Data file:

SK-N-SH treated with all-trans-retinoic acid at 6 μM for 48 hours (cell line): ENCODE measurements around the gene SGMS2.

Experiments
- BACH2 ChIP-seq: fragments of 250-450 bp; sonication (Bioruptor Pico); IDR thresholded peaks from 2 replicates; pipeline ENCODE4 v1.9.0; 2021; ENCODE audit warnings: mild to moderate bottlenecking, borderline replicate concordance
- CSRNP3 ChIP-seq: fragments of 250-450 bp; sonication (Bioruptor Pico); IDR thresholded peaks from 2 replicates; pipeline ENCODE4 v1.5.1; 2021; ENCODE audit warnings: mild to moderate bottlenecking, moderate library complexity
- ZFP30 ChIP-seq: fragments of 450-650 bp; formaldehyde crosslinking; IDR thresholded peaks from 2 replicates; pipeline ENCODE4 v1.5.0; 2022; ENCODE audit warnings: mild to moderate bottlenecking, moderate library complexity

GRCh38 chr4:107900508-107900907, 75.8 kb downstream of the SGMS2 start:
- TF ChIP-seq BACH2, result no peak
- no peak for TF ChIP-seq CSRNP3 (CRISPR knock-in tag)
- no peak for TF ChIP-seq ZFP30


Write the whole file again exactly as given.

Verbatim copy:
SK-N-SH treated with all-trans-retinoic acid at 6 μM for 48 hours (cell line): ENCODE measurements around the gene SGMS2.

Experiments
- BACH2 ChIP-seq: fragments of 250-450 bp; sonication (Bioruptor Pico); IDR thresholded peaks from 2 replicates; pipeline ENCODE4 v1.9.0; 2021; ENCODE audit warnings: mild to moderate bottlenecking, borderline replicate concordance
- CSRNP3 ChIP-seq: fragments of 250-450 bp; sonication (Bioruptor Pico); IDR thresholded peaks from 2 replicates; pipeline ENCODE4 v1.5.1; 2021; ENCODE audit warnings: mild to moderate bottlenecking, moderate library complexity
- ZFP30 ChIP-seq: fragments of 450-650 bp; formaldehyde crosslinking; IDR thresholded peaks from 2 replicates; pipeline ENCODE4 v1.5.0; 2022; ENCODE audit warnings: mild to moderate bottlenecking, moderate library complexity

GRCh38 chr4:107900508-107900907, 75.8 kb downstream of the SGMS2 start:
- TF ChIP-seq BACH2, result no peak
- no peak for TF ChIP-seq CSRNP3 (CRISPR knock-in tag)
- no peak for TF ChIP-seq ZFP30